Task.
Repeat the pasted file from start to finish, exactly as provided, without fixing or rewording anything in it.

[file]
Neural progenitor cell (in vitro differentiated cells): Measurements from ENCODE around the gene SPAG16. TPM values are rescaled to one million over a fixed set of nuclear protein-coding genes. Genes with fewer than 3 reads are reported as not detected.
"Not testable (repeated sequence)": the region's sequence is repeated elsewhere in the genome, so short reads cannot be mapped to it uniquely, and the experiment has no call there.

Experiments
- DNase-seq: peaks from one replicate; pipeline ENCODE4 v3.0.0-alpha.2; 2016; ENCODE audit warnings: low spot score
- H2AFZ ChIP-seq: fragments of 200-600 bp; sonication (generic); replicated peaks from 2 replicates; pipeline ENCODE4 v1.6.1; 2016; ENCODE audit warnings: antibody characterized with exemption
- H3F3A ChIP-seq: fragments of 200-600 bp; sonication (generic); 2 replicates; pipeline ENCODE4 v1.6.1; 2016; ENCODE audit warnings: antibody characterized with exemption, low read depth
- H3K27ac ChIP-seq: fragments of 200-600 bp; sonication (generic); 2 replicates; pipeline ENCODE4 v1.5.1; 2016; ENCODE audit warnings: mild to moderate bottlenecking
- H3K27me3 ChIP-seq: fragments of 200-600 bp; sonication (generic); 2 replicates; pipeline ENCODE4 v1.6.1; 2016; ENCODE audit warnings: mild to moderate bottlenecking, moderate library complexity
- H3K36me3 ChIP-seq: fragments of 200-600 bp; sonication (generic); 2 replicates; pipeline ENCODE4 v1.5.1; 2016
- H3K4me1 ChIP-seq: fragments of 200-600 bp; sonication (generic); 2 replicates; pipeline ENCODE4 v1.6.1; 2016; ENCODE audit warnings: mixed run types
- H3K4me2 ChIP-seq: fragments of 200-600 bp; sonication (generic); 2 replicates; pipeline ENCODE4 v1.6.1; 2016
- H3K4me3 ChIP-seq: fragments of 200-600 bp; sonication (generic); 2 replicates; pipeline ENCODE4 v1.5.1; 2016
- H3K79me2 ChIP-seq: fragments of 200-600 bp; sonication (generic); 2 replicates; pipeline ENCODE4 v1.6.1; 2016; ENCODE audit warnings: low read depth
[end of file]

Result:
Neural progenitor cell (in vitro differentiated cells): Measurements from ENCODE around the gene SPAG16. TPM values are rescaled to one million over a fixed set of nuclear protein-coding genes. Genes with fewer than 3 reads are reported as not detected.
"Not testable (repeated sequence)": the region's sequence is repeated elsewhere in the genome, so short reads cannot be mapped to it uniquely, and the experiment has no call there.

Experiments
- DNase-seq: peaks from one replicate; pipeline ENCODE4 v3.0.0-alpha.2; 2016; ENCODE audit warnings: low spot score
- H2AFZ ChIP-seq: fragments of 200-600 bp; sonication (generic); replicated peaks from 2 replicates; pipeline ENCODE4 v1.6.1; 2016; ENCODE audit warnings: antibody characterized with exemption
- H3F3A ChIP-seq: fragments of 200-600 bp; sonication (generic); 2 replicates; pipeline ENCODE4 v1.6.1; 2016; ENCODE audit warnings: antibody characterized with exemption, low read depth
- H3K27ac ChIP-seq: fragments of 200-600 bp; sonication (generic); 2 replicates; pipeline ENCODE4 v1.5.1; 2016; ENCODE audit warnings: mild to moderate bottlenecking
- H3K27me3 ChIP-seq: fragments of 200-600 bp; sonication (generic); 2 replicates; pipeline ENCODE4 v1.6.1; 2016; ENCODE audit warnings: mild to moderate bottlenecking, moderate library complexity
- H3K36me3 ChIP-seq: fragments of 200-600 bp; sonication (generic); 2 replicates; pipeline ENCODE4 v1.5.1; 2016
- H3K4me1 ChIP-seq: fragments of 200-600 bp; sonication (generic); 2 replicates; pipeline ENCODE4 v1.6.1; 2016; ENCODE audit warnings: mixed run types
- H3K4me2 ChIP-seq: fragments of 200-600 bp; sonication (generic); 2 replicates; pipeline ENCODE4 v1.6.1; 2016
- H3K4me3 ChIP-seq: fragments of 200-600 bp; sonication (generic); 2 replicates; pipeline ENCODE4 v1.5.1; 2016
- H3K79me2 ChIP-seq: fragments of 200-600 bp; sonication (generic); 2 replicates; pipeline ENCODE4 v1.6.1; 2016; ENCODE audit warnings: low read depth